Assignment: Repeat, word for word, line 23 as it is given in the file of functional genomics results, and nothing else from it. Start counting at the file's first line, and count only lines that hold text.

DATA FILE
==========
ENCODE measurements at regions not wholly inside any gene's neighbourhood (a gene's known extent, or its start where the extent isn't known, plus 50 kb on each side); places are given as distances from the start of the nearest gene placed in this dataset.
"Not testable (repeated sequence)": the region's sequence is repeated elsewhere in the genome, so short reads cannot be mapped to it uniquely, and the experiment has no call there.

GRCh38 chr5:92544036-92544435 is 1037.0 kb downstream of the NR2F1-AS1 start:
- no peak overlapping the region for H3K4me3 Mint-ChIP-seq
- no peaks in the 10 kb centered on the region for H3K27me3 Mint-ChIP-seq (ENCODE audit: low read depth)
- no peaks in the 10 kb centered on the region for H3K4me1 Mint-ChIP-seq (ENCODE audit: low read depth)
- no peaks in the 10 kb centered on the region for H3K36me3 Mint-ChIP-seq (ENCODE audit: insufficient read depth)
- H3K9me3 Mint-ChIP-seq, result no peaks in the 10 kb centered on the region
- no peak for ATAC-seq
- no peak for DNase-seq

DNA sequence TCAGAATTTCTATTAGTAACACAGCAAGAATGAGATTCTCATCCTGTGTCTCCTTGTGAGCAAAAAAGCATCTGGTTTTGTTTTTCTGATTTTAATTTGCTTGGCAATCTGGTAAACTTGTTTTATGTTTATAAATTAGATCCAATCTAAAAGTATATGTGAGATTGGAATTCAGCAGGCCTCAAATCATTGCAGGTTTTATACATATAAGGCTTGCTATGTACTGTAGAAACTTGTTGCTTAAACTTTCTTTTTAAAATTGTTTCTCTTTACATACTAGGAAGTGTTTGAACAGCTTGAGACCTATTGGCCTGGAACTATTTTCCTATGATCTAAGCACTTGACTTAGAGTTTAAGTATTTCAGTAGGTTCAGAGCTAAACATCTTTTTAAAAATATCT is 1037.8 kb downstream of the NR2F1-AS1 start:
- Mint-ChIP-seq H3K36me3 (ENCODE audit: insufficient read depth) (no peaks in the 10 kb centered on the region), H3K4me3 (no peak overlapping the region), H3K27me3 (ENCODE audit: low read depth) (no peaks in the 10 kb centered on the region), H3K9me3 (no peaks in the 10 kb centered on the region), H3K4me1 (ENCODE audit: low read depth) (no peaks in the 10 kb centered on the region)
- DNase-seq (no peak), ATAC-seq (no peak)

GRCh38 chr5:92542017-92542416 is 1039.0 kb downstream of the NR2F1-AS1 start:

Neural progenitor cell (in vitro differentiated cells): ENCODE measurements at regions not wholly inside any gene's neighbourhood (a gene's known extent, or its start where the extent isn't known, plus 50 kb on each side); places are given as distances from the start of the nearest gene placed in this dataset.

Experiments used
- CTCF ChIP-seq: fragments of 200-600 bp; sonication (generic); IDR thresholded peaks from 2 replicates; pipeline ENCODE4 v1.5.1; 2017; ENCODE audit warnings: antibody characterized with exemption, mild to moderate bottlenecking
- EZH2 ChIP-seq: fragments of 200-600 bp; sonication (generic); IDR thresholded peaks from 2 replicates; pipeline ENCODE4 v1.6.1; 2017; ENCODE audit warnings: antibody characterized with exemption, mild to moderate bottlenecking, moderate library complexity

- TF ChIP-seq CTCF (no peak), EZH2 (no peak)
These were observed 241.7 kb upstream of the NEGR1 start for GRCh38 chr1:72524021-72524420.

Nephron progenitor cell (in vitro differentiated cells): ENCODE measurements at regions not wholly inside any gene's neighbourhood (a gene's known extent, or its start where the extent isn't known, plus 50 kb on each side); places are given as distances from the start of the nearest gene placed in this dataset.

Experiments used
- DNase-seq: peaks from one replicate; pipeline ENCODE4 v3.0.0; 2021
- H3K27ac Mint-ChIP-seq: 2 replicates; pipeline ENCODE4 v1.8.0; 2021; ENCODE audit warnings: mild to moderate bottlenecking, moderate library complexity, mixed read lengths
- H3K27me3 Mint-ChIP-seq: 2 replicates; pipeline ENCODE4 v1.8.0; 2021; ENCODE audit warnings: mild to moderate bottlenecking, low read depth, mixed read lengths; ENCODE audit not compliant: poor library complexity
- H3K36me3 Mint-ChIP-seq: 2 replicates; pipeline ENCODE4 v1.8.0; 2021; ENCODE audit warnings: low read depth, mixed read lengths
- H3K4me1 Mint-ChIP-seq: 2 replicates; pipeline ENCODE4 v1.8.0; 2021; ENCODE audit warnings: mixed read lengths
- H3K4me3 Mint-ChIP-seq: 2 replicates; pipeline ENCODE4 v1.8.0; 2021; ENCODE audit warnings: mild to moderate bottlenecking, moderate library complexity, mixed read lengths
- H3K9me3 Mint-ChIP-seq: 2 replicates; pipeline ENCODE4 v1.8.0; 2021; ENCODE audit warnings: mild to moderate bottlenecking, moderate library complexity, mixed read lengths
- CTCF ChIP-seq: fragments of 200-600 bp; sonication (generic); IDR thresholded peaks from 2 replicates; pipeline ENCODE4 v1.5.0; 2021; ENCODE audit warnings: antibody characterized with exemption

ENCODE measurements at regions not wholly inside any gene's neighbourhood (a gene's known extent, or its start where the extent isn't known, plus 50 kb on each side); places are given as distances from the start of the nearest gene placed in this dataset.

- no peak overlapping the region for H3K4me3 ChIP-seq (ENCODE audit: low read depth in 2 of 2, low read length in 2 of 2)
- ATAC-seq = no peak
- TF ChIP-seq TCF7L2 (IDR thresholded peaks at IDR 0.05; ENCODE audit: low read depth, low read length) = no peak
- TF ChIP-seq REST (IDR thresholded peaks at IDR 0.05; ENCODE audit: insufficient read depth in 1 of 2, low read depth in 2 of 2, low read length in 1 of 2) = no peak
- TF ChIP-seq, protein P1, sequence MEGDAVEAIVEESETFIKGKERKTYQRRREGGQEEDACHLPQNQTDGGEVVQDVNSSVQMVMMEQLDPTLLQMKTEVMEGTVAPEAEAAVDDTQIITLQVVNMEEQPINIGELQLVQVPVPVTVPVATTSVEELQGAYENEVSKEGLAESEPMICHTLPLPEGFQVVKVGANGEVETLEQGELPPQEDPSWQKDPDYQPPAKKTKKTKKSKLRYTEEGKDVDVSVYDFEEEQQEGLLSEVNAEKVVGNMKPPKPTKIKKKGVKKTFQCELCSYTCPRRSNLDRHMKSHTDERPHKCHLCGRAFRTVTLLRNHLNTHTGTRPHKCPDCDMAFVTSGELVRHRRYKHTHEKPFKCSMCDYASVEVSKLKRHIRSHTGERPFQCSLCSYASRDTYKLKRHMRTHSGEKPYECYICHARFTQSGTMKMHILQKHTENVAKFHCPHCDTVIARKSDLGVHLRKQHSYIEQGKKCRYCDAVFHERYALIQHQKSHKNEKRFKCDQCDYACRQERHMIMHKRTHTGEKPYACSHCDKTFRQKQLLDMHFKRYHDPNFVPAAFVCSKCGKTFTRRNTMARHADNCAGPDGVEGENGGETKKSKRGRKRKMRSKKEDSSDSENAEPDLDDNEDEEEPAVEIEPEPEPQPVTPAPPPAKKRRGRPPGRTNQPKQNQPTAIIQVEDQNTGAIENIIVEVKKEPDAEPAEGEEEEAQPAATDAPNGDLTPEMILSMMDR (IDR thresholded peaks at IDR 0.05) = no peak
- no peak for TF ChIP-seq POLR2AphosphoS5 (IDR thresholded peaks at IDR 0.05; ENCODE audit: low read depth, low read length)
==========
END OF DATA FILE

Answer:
- DNase-seq: peaks from one replicate; pipeline ENCODE4 v3.0.0; 2021